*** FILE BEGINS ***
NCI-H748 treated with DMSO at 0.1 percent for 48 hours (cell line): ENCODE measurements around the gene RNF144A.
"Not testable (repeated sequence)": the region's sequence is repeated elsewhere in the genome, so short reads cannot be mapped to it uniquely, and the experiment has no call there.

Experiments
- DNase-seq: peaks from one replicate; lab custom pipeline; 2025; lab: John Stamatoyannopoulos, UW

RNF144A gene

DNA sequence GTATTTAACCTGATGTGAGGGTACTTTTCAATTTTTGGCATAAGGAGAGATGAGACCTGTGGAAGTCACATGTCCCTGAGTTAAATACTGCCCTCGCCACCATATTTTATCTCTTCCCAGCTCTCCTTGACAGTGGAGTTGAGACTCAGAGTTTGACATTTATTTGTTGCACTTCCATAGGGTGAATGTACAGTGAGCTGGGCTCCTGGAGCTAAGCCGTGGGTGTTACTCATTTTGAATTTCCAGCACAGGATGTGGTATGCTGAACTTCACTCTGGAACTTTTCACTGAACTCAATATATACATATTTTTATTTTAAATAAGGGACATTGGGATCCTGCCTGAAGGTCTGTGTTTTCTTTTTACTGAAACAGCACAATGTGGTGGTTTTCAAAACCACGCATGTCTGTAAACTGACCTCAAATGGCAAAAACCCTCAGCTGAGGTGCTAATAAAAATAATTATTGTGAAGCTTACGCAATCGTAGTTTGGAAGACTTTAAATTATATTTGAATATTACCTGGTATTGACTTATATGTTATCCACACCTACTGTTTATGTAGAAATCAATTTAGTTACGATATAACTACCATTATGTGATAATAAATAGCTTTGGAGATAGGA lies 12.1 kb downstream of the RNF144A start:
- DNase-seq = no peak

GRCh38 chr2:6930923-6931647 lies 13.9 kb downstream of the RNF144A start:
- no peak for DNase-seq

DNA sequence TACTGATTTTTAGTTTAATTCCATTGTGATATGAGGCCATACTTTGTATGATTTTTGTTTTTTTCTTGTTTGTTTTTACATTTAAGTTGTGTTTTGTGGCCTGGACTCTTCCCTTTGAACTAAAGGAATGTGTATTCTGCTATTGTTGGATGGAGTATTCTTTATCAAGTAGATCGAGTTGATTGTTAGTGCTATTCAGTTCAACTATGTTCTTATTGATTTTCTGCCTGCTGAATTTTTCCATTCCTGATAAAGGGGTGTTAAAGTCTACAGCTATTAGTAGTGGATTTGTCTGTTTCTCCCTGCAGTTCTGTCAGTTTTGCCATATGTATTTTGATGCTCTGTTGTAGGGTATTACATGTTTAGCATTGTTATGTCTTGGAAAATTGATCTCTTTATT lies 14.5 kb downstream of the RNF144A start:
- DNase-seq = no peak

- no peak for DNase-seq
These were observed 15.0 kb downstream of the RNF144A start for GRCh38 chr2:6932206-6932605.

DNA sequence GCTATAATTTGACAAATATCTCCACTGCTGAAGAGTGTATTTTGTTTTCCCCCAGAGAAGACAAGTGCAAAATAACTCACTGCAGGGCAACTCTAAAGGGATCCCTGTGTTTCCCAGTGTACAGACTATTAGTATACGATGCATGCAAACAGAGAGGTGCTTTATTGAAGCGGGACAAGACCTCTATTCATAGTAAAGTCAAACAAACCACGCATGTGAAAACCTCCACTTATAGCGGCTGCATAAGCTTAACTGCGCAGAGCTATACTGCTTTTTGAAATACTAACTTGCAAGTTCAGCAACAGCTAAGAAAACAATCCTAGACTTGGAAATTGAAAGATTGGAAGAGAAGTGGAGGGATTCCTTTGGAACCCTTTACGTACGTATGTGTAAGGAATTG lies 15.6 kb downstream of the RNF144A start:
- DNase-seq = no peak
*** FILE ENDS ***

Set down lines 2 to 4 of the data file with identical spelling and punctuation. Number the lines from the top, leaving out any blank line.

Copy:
"Not testable (repeated sequence)": the region's sequence is repeated elsewhere in the genome, so short reads cannot be mapped to it uniquely, and the experiment has no call there.

Experiments
- DNase-seq: peaks from one replicate; lab custom pipeline; 2025; lab: John Stamatoyannopoulos, UW